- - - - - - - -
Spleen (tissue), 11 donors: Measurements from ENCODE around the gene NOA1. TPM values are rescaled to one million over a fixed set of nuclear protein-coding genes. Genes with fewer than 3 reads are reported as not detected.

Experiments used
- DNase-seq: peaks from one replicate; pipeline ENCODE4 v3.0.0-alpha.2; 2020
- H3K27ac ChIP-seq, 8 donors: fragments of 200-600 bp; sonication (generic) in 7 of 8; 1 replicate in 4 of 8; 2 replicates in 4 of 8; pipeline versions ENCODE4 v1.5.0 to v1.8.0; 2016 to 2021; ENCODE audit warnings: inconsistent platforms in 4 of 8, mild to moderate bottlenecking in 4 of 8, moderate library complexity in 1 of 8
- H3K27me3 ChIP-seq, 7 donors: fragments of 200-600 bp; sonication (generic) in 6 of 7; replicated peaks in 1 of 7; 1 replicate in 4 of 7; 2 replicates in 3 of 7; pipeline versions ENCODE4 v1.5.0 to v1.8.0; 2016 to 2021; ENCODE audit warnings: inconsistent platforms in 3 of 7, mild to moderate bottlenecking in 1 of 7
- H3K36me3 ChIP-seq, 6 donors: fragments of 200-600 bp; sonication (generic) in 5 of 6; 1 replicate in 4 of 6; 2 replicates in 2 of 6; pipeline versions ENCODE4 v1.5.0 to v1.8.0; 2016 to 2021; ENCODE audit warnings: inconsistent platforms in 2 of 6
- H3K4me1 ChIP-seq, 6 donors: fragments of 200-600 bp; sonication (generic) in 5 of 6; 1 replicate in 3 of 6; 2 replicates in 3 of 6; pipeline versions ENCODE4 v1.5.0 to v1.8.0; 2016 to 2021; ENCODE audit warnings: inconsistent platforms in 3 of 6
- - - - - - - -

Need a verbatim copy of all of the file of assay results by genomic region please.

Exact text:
Spleen (tissue), 11 donors: Measurements from ENCODE around the gene NOA1. TPM values are rescaled to one million over a fixed set of nuclear protein-coding genes. Genes with fewer than 3 reads are reported as not detected.

Experiments used
- DNase-seq: peaks from one replicate; pipeline ENCODE4 v3.0.0-alpha.2; 2020
- H3K27ac ChIP-seq, 8 donors: fragments of 200-600 bp; sonication (generic) in 7 of 8; 1 replicate in 4 of 8; 2 replicates in 4 of 8; pipeline versions ENCODE4 v1.5.0 to v1.8.0; 2016 to 2021; ENCODE audit warnings: inconsistent platforms in 4 of 8, mild to moderate bottlenecking in 4 of 8, moderate library complexity in 1 of 8
- H3K27me3 ChIP-seq, 7 donors: fragments of 200-600 bp; sonication (generic) in 6 of 7; replicated peaks in 1 of 7; 1 replicate in 4 of 7; 2 replicates in 3 of 7; pipeline versions ENCODE4 v1.5.0 to v1.8.0; 2016 to 2021; ENCODE audit warnings: inconsistent platforms in 3 of 7, mild to moderate bottlenecking in 1 of 7
- H3K36me3 ChIP-seq, 6 donors: fragments of 200-600 bp; sonication (generic) in 5 of 6; 1 replicate in 4 of 6; 2 replicates in 2 of 6; pipeline versions ENCODE4 v1.5.0 to v1.8.0; 2016 to 2021; ENCODE audit warnings: inconsistent platforms in 2 of 6
- H3K4me1 ChIP-seq, 6 donors: fragments of 200-600 bp; sonication (generic) in 5 of 6; 1 replicate in 3 of 6; 2 replicates in 3 of 6; pipeline versions ENCODE4 v1.5.0 to v1.8.0; 2016 to 2021; ENCODE audit warnings: inconsistent platforms in 3 of 6